surface contains approx. 48,000 atoms.
So, approx. 10% atoms are on the surface.
 Sphere of radius 5 nm
contains total approx. 32,000 atoms.
surface contains approx. 8000 atoms.
So, approx. 25% atoms are on the surface.
Surface atoms have unused electrons – so very reactive
(can be used for catalysis)
What’s interesting about the nanoscale?
• Nano sized particles exhibit different properties than
larger particles of the same substance.
• Nano sized particle exhibit size & shape dependent
properties.
How do properties
change at the
Nanoscale ?
Properties of a Material
A property describes how a material acts under
certain conditions.
• Types of properties:




Optical (e.g. color).
Electrical (e.g. conductivity).
Physical (e.g. melting point).
Chemical (e.g. reaction rate).
• Properties are usually measured by looking at
large (~1023) aggregations of atoms or molecules.
Sources: http://www.bc.pitt.edu/prism/prism-logo.gif
http://www.physics.umd.edu/lecdem/outreach/QOTW/pics/k3-06.gif
Optical Properties: Colour of Gold
• Bulk gold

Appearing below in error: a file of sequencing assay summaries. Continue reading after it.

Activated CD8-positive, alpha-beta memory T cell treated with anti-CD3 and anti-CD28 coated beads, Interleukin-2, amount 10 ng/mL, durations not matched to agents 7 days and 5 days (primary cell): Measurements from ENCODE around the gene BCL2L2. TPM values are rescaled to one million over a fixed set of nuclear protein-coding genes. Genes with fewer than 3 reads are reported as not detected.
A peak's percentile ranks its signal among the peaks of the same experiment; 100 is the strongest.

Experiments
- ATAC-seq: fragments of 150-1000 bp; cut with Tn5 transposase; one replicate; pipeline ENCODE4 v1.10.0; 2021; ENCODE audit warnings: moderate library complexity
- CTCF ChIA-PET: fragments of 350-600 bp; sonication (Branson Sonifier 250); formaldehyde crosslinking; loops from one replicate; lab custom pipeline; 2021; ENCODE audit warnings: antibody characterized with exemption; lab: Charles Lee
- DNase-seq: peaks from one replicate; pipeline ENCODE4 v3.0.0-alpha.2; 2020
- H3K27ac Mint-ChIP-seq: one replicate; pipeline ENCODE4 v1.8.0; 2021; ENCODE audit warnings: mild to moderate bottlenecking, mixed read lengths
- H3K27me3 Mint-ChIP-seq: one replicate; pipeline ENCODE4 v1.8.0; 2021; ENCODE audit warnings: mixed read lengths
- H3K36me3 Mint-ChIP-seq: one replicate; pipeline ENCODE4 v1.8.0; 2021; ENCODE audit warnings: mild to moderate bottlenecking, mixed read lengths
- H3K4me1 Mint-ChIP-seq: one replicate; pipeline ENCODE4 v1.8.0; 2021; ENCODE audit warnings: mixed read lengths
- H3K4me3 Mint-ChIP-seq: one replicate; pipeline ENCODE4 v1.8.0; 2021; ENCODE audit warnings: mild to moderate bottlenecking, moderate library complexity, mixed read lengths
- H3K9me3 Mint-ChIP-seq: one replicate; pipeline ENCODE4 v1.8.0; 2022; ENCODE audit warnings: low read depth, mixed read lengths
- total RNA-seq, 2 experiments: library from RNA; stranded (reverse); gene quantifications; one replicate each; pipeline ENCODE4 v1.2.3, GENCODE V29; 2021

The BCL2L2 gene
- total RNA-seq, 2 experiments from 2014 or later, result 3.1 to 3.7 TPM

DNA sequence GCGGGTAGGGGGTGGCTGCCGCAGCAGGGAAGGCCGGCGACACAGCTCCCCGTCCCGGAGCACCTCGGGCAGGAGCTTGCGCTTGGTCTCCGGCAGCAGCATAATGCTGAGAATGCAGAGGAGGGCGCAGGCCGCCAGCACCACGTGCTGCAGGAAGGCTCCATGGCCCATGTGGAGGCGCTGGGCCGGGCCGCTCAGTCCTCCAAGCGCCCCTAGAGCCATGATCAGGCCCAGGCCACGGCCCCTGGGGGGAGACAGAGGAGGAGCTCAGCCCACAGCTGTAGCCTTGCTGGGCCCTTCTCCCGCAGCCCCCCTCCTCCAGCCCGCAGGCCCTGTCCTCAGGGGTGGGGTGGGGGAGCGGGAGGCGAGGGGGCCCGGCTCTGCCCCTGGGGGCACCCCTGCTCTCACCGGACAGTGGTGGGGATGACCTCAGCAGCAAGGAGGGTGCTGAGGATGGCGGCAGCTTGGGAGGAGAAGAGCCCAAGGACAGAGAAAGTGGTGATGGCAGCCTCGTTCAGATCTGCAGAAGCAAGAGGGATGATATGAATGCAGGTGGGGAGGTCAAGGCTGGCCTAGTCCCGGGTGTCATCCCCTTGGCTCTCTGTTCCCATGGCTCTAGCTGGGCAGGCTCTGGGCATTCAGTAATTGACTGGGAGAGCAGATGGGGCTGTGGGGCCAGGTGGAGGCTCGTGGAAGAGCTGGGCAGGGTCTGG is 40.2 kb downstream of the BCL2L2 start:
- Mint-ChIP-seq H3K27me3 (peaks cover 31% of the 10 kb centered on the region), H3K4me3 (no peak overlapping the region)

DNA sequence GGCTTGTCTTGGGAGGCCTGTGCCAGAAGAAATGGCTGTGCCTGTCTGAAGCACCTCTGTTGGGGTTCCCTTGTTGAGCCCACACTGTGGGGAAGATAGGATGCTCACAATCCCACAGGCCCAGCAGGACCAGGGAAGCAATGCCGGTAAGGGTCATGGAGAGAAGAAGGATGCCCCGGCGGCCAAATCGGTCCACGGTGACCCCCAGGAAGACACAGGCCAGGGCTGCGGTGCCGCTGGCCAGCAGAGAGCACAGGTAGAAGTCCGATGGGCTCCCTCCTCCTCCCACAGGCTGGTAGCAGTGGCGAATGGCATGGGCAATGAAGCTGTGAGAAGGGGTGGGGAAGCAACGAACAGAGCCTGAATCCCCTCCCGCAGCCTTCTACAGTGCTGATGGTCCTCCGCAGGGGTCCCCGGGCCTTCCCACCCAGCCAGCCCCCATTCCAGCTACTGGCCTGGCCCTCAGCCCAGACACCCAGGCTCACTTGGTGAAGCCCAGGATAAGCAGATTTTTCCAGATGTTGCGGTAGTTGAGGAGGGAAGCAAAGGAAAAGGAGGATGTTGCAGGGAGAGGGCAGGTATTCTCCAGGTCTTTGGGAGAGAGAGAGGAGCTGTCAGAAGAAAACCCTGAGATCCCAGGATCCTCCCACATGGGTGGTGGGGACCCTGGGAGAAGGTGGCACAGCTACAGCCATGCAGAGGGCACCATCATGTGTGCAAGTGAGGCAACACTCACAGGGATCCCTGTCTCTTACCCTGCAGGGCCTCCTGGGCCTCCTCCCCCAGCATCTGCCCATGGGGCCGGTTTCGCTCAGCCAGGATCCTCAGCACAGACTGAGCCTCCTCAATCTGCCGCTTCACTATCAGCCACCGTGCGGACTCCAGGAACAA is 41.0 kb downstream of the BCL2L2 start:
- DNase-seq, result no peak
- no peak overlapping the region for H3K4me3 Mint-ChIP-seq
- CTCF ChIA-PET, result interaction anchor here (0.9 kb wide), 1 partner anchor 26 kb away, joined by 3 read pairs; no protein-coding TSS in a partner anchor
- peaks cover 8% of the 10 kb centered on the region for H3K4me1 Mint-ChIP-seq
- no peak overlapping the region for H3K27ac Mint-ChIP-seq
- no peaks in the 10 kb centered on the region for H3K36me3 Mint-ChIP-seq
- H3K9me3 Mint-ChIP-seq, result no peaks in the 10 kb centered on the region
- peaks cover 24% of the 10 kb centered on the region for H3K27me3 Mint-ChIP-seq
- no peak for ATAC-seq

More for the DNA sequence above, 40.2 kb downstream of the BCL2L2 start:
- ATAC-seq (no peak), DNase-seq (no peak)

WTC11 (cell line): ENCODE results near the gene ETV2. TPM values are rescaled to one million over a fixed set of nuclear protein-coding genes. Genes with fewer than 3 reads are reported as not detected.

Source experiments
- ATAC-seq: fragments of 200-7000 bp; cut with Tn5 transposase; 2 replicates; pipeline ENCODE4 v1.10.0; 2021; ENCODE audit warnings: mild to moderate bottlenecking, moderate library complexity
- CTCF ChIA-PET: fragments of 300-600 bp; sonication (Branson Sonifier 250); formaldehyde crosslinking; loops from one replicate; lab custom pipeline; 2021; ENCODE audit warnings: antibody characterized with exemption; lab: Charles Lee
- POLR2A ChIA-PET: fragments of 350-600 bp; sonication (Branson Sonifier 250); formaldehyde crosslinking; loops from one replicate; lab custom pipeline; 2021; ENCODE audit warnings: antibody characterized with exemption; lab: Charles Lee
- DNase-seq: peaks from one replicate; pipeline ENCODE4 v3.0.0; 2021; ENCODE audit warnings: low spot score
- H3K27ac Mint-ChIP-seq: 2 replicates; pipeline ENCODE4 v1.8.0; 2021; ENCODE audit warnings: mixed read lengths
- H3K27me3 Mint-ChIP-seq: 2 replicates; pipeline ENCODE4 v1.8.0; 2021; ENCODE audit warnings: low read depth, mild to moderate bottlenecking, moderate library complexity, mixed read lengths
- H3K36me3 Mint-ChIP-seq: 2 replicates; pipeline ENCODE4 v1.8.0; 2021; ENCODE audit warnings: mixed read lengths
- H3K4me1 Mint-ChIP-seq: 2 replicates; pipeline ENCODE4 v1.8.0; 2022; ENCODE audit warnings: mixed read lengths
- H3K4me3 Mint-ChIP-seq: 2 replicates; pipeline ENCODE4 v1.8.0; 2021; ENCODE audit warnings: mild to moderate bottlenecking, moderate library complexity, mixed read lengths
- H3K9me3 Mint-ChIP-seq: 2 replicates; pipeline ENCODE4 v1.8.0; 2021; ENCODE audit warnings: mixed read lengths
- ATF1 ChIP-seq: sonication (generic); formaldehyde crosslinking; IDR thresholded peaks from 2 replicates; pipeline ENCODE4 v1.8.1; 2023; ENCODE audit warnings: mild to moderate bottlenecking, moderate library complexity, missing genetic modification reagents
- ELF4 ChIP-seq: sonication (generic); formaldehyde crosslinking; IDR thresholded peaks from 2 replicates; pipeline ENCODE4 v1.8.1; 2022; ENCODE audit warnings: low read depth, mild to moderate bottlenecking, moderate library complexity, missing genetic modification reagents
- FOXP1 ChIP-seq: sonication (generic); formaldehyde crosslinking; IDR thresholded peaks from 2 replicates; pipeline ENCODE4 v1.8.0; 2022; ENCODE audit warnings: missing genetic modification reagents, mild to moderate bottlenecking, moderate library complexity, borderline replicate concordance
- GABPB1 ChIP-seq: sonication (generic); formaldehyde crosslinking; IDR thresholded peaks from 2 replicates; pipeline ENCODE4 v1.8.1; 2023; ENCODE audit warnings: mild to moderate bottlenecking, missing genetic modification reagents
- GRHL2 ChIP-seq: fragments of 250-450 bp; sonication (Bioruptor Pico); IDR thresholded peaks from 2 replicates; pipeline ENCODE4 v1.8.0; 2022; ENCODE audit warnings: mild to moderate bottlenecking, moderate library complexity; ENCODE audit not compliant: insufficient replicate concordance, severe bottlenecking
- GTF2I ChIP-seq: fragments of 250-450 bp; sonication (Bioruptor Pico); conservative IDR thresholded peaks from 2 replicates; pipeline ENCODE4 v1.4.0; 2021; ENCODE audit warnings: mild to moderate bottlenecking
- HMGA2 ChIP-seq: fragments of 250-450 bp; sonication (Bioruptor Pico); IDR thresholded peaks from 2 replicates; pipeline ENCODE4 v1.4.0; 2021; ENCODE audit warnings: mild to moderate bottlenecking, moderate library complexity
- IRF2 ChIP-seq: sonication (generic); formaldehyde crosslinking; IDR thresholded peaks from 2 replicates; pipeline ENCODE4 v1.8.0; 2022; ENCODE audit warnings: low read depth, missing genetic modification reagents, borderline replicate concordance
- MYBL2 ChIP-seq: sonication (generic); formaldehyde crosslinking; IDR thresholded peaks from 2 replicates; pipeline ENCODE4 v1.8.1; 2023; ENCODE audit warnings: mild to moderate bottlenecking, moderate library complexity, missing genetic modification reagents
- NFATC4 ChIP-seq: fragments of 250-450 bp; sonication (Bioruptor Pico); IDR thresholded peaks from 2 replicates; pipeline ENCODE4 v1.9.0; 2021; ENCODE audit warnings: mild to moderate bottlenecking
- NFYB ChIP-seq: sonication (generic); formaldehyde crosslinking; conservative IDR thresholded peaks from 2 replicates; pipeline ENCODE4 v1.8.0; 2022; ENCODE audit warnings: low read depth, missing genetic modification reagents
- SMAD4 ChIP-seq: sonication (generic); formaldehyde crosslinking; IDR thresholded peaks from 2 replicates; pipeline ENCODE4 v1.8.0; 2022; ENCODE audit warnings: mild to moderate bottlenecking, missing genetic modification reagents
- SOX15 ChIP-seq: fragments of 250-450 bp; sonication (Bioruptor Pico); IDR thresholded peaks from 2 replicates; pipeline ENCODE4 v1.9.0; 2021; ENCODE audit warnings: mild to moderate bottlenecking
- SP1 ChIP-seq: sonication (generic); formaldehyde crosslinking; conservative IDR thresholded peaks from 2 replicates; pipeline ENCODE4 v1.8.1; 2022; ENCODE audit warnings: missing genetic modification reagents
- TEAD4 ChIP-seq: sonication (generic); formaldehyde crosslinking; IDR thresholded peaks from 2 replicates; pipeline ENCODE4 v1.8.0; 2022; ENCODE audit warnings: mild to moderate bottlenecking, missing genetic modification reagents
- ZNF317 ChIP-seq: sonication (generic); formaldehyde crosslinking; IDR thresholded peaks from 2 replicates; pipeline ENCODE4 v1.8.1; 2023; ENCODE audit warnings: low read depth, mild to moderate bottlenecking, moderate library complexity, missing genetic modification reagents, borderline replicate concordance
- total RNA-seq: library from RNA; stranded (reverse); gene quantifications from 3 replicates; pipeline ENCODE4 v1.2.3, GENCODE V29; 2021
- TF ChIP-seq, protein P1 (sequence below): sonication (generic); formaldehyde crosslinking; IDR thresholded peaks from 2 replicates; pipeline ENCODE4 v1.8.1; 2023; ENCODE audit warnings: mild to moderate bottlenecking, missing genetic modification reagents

appears yellow in colour.
• Nano sized gold
appears red in colour.
The particles are so small that electrons are not free to
move about as in bulk gold Because this movement is
restricted, the particles react differently with light.
12 nanometer gold clusters of
particles look red.
Sources:
http://www.sharps-jewellers.co.uk/rings/images/bien-hccncsq5.jpg
http://www.foresight.org/Conferences/MNT7/Abstracts/Levi/
Physical Property: Melting Point of a Substance
• Melting Point (microscopic definition)
– Temperature at which the atoms, ions, or molecules in a
substance have enough energy to overcome the
intermolecular forces that hold the them in a “fixed”
position in a solid
– Surface atoms require less energy to
move because they are in contact with
fewer atoms of the substance.
In contact with 3 atoms
In contact with 7 atoms
http://serc.carleton.edu/usingdata/nasaimages/index4.html
Understanding Melting Point: macro vs. nano
At the macro scale
At the Nanoscale
The majority of …almost all on the inside …split between the inside
the atoms
of the object
and the surface of the
are…
object
Changing an
object’s size…